Shown are a pair of beautifully proportioned pair of Chinese Cloisonne’ vases. Probably made in Hong Kong in early to mid 20th Century. Fine brass or copper wire cloisonne work with black and blue enamel enclosing glass profusely infused with gold specs with an overall ornate pattern. The motifs incorporated are a stylized butterfly, flowers and a vine or fern-like overall pattern. The interior is blue enamel with a gold washed rim. No stamp or marks. The vases are in excellent condition with no repairs, cracks, or chips, or missing enamel. Dimensions: 5″ dia. (shoulder) x 8-3/4”h. With base, 10″ h.
Among the wide variety of artistic expressions of China, Cloisonné, also called Fa Lang, is perhaps the most comprehensive, traditional enameling technique combining high-level craftsmanship in bronze. The technique originated in the Middle East. However, upon its arrival in China in the 13-14th centuries, it found significant potential for expansion among the Beijing elite, including scholars and artisans. During the Ming Dynasty year, (1368-1644), cloisonné enamel reached a high level of complexity and sophistication.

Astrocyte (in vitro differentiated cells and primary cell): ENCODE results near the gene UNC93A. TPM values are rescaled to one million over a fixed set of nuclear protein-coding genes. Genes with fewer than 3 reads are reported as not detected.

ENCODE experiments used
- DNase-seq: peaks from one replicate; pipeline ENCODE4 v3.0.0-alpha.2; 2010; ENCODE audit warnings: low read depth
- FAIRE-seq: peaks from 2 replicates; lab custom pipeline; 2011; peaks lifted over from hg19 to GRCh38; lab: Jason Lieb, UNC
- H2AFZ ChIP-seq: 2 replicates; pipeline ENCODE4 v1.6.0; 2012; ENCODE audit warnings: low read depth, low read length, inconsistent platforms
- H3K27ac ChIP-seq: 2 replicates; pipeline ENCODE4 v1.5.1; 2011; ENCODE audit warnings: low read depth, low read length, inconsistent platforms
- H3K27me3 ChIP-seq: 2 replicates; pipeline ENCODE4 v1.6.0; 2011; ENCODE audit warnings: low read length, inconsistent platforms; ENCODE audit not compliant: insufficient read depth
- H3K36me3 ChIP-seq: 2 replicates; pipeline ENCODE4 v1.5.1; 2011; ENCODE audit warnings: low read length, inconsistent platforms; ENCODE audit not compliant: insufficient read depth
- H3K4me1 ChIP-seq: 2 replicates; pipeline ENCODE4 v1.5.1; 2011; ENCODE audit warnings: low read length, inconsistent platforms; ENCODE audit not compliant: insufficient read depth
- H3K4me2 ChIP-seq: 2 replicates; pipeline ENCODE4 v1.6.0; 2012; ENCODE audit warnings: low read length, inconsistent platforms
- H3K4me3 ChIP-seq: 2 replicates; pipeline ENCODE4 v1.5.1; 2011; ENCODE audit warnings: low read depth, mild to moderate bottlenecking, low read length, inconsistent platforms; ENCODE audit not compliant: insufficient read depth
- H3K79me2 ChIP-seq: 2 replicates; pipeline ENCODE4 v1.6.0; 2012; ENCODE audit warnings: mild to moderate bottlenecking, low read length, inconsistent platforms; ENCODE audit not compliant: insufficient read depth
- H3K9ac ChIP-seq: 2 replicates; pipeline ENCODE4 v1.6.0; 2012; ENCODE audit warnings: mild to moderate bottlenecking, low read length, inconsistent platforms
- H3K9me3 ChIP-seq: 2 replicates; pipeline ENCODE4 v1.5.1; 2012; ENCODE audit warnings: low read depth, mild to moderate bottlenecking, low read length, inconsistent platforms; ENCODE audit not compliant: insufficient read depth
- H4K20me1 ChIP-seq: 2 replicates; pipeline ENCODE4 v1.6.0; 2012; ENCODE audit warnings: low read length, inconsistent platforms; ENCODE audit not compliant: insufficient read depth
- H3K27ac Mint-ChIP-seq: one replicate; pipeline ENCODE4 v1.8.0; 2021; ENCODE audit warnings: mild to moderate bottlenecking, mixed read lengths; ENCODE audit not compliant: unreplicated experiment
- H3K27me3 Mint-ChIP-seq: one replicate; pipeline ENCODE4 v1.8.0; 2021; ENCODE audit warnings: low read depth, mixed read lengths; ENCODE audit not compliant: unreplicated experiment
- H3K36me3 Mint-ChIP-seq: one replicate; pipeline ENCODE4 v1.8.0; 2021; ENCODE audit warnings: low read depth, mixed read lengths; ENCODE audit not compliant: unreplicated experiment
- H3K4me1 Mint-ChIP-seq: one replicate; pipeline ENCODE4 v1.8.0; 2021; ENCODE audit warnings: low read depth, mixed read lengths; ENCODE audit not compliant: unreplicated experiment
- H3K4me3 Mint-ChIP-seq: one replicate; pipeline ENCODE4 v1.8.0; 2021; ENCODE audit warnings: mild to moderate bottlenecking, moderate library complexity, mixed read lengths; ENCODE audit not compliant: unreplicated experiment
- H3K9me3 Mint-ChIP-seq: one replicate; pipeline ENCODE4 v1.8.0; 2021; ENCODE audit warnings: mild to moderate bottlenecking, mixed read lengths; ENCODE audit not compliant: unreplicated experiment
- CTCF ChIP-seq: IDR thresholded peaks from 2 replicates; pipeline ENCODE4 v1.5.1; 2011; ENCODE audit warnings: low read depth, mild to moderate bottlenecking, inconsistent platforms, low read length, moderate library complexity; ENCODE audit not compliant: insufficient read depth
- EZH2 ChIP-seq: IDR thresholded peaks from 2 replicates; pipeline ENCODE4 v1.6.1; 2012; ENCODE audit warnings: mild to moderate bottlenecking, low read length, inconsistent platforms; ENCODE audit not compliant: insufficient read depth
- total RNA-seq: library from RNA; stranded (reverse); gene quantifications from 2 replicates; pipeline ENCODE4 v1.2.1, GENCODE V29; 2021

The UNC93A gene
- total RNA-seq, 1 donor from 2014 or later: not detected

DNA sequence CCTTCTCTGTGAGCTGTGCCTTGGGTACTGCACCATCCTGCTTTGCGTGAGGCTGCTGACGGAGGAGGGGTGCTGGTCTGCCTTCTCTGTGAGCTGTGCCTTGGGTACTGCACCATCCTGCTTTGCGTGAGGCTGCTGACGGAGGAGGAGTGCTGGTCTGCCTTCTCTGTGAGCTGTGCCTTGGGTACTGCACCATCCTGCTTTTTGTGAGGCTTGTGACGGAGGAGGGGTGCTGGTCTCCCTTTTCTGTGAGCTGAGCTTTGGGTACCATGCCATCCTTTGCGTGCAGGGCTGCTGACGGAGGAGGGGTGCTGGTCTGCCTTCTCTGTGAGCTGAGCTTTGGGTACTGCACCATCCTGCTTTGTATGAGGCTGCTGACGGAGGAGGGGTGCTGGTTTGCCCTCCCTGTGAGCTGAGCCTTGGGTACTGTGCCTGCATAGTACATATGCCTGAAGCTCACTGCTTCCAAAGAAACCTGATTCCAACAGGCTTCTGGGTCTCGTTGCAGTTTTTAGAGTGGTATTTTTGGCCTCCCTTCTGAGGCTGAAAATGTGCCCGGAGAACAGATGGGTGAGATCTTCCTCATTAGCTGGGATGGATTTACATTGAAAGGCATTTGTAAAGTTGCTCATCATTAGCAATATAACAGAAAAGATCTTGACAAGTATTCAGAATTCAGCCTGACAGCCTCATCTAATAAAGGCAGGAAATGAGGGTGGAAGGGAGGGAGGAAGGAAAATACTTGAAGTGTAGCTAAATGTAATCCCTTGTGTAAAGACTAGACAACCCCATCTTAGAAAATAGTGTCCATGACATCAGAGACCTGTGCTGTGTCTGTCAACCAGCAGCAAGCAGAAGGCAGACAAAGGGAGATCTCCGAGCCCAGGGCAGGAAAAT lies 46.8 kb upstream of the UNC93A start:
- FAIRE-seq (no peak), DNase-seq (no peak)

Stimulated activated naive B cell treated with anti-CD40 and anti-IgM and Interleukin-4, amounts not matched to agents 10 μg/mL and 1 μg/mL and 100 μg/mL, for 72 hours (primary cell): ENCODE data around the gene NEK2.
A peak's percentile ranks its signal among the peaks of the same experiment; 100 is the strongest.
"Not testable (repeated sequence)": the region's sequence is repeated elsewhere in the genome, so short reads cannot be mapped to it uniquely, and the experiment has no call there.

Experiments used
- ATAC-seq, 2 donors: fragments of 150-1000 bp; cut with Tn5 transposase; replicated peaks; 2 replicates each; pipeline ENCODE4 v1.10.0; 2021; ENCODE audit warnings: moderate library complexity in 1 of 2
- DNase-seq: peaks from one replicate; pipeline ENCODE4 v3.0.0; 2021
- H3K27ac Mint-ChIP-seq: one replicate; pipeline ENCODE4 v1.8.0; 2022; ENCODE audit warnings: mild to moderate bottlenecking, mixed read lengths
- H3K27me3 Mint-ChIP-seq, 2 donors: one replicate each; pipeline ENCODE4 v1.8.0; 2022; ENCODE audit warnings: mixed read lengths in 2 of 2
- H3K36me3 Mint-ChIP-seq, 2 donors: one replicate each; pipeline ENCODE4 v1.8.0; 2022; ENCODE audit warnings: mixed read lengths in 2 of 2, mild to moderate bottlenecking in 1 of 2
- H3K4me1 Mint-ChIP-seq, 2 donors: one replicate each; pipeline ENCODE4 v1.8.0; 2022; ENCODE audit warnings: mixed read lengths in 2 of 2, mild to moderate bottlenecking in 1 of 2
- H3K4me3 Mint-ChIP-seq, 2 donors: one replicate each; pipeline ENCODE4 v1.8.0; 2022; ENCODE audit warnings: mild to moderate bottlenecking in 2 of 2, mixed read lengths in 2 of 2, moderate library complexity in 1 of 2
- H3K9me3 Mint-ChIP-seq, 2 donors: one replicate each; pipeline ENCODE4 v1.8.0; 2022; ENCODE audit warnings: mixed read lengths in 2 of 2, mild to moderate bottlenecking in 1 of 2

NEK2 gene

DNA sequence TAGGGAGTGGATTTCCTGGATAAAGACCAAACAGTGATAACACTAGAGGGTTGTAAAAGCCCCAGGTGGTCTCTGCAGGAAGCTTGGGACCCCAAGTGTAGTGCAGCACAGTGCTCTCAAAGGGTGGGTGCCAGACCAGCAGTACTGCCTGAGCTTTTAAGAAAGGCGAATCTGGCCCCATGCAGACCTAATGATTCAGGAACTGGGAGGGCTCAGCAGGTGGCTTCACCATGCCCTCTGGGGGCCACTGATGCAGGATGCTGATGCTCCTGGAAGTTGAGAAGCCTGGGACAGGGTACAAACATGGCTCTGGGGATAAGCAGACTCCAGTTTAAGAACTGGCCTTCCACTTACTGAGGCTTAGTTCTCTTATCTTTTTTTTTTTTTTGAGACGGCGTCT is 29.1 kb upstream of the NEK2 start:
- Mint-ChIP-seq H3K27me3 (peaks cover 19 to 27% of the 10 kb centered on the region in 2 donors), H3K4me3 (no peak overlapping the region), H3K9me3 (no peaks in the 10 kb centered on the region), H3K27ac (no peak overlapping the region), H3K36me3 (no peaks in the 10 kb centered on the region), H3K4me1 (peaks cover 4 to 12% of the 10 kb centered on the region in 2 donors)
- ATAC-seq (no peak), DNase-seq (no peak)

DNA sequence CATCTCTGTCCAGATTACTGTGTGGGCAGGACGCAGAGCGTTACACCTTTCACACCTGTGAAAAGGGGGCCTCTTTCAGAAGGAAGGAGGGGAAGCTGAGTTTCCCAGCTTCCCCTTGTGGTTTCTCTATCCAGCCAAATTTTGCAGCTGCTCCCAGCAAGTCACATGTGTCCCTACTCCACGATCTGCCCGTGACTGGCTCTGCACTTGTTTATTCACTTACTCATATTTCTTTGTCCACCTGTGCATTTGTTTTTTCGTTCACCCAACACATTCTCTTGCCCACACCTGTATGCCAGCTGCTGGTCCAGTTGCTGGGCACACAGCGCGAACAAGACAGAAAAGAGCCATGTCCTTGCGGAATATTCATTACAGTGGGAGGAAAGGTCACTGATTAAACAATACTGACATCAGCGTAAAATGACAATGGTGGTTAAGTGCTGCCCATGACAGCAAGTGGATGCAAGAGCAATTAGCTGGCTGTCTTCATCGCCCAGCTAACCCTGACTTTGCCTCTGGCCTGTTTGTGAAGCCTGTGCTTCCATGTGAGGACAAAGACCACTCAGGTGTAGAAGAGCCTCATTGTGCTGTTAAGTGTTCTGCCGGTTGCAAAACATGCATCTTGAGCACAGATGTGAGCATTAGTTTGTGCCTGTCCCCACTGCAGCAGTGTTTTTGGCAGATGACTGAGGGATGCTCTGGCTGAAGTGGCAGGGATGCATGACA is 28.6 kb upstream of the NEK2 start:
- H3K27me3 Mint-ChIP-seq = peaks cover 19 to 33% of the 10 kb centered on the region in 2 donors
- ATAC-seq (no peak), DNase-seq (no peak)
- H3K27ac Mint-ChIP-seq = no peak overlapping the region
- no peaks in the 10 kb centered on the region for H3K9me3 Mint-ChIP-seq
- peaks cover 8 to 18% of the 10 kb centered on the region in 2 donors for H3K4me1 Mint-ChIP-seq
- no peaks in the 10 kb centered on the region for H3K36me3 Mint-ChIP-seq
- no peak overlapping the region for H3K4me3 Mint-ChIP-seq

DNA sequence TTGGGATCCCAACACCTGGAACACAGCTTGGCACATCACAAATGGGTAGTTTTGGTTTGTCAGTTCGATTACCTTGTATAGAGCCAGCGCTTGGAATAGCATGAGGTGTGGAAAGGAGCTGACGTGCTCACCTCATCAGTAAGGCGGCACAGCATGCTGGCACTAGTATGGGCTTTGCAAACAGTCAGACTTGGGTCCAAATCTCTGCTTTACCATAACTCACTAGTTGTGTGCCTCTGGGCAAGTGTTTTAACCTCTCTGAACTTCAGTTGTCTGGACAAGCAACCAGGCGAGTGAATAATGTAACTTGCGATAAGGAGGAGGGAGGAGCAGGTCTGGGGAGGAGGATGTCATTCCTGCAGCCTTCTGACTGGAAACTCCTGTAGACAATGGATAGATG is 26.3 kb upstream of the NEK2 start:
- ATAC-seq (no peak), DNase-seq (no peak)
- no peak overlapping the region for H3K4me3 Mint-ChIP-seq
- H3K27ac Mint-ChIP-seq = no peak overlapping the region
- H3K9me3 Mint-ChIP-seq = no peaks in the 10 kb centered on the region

The term “cloisonné” refers to the technique as well as to the finished product. It comes from the French word “cloison” which means “partition”. The metal filigree creates small compartments that are filled with enamel paste made of glass powder colored with metallic oxide ingredients, which is then fired, similar to how ceramics were produced. Finally, the piece is polished until the bright metal filigree becomes clearly visible. The combined brightness of the metal and the color of the enamel results in a finish with great harmony and sophistication. The entire process of a finished piece involves an average of 37 steps.
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